I shook my head. “No, your honor.”

She snatched up a pen, struck it across various sheets of white, yellow, and pink. “Okay then, in the case of The State vs. John Varela…”

I visualized the name; John Varela. I remembered my second grade teacher, Mrs. Rossin, telling me the name John means ‘God is gracious.’ It was my father’s name, well, the anglicized version of it, but he wasn’t here, I thought, not in this room, not in this building, not in this sate and, for the most part, not in this life.

“…charged with one count of Robbery with a Deadly Weapon…”

That’s me, I thought, the armed robber who apparently, judging by the way the lynch mob looked at me, upset the earth, but it would be nice, I would appreciate it, if the official charge, Robbery with a Deadly Weapon, was followed by important details, the kind which could assist onlookers and listeners, but mostly the judge and prosecutor, in grasping a truth that was hidden behind a charge, because there was, I believed, one thing that could have helped me; the revelation of fact, the illustration of my movements within the store, during the commission of the crime, and those judging me would then be informed of what really happened that night, eight months before, when I was still sixteen, when my cousin Jason and I walked half-drunkenly into that store, each of us intent on committing a specific crime so we hurried to the rear of the establishment. He selected some colorful sneakers while I chose a pair of Timberland boots. We put them on and tried to run out of the store, but some guy, a customer, an employee, it wasn’t clear, he grabbed Jason as we were leaving. My cousin withdrew a handgun from his waistband. The man released his grip and we stepped out into the buzzing night air, where there was a team of officers already in place, prepared for our exit, and we were arrested. We tried to steal two pairs of shoes: Robbery with a Deadly Weapon.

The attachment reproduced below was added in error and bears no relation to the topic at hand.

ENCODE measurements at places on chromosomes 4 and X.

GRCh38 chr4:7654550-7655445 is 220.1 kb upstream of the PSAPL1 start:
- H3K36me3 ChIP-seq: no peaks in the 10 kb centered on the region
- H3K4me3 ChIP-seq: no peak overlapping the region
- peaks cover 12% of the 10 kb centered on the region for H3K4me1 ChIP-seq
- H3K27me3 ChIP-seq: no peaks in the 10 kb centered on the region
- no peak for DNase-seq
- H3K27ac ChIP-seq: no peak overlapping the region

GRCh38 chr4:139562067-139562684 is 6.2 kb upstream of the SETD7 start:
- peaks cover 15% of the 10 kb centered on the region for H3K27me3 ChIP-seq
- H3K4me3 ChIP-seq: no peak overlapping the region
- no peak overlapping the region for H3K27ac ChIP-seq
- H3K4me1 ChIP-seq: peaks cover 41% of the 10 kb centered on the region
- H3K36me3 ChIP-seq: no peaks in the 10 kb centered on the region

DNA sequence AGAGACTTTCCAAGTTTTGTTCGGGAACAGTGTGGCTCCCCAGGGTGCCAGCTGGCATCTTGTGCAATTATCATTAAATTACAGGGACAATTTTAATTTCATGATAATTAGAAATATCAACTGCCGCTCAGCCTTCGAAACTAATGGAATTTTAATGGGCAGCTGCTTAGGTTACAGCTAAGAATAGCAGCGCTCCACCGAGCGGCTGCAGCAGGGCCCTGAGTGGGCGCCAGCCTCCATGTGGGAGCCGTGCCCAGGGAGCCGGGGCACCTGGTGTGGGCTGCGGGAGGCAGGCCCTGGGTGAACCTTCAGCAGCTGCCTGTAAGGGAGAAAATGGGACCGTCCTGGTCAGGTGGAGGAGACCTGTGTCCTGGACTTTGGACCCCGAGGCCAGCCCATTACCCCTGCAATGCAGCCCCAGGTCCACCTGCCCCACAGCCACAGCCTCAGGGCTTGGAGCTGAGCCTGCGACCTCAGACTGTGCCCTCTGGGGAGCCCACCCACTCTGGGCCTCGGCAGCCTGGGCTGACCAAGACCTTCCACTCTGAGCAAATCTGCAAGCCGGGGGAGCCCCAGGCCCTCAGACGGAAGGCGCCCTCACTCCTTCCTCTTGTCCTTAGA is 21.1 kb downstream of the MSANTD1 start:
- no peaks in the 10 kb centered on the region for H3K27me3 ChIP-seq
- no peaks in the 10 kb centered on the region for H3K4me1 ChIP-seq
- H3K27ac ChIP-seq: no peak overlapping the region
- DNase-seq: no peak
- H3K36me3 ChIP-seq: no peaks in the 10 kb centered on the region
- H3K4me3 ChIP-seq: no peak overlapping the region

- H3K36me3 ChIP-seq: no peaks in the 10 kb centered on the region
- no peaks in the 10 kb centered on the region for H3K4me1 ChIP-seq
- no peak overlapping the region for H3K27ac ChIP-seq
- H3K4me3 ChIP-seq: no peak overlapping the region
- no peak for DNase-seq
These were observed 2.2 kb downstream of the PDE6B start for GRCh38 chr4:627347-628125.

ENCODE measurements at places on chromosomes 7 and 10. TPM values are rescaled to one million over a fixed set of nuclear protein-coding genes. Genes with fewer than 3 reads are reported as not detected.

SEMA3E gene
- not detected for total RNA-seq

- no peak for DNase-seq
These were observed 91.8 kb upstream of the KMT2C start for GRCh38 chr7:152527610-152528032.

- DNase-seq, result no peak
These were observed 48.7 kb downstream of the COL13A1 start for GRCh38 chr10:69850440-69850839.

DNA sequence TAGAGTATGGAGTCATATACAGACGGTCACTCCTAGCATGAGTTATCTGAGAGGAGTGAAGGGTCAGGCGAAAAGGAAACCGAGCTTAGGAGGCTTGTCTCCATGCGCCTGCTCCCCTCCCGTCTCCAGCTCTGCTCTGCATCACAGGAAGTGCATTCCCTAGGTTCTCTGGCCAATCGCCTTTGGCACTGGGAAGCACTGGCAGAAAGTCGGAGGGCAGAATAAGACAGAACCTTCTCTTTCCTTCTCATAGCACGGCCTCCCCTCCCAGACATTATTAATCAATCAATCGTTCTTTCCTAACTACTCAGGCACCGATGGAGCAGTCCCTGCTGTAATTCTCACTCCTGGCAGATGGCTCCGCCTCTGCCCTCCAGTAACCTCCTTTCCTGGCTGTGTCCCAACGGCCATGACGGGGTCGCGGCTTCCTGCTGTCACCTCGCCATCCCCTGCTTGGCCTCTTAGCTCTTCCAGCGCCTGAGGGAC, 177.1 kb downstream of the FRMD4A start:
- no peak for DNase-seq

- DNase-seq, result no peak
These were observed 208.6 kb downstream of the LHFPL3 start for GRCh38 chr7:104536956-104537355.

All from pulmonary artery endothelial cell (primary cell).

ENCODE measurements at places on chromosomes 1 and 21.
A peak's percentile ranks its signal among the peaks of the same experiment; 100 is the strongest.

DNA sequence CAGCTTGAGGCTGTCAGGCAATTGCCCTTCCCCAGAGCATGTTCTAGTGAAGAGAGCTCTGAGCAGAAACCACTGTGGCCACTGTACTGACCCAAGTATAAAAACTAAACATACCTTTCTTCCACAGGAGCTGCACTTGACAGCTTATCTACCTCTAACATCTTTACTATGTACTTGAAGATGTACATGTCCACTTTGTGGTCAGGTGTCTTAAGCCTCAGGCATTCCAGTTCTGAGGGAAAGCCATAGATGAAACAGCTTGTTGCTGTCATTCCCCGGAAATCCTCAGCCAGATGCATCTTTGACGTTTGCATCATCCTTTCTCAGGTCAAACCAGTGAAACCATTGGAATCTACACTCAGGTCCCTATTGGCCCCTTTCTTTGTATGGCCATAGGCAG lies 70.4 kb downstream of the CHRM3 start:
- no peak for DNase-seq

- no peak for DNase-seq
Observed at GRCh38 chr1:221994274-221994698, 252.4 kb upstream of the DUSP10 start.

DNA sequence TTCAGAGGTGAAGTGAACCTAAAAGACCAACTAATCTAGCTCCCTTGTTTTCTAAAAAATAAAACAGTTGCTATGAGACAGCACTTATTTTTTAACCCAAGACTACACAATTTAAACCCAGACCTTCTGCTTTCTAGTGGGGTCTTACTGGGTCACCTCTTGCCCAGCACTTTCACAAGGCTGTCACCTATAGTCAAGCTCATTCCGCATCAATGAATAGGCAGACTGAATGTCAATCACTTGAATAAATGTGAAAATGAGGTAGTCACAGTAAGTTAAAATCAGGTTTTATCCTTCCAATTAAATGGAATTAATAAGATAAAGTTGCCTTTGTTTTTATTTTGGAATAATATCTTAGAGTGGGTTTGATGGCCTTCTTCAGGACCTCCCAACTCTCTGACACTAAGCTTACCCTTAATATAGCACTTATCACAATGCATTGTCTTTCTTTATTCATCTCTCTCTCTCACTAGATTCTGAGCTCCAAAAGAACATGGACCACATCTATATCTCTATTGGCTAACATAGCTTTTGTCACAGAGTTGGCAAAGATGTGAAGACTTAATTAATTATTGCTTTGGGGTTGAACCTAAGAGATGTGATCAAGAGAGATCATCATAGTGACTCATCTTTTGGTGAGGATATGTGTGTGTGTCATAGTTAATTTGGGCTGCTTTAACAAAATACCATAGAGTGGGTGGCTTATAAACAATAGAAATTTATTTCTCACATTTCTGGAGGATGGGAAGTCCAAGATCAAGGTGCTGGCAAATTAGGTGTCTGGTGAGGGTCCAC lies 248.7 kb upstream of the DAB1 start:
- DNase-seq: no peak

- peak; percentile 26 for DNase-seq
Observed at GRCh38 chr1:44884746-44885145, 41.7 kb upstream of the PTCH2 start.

“…I hereby sentence you to sixteen years in the Florida department of corrections, followed by ten years probation.”

She raised a pale hand, her bony fingers choking the neck of an oak-colored gavel, manipulating its downward trajectory, and it must’ve sounded with pounding punctuation, but the report never registered with my auditory sense. In those eternal seconds of muted slow-motion I was listening but not hearing, living but not breathing. Her thin shapeless lips snapped at a steady pace, left hand pressed against her pregnant belly, but slightly, quickly, you had to be really focusing to have noticed. The robe’s darkness surrounded her like an aura and hid the pregnancy well, veiling her humanity. I wondered if she would be so unforgiving with her own child.

An impatient voice carried me back. “I asked if you understood all that is going on Mr. Varela.”

“Yes, your honor.” How could I not? You’re sending me to prison, I wanted to say, where I’ll probably die from a knife wound or, if I’m lucky, I might be the one inflicting the torture, pushing an ice-pick through some would-be attackers jugular, then fleeing the scene to the echo of hurried taps, my bare feet slapping wet tile in a bloodied shower stall. I clenched my teeth.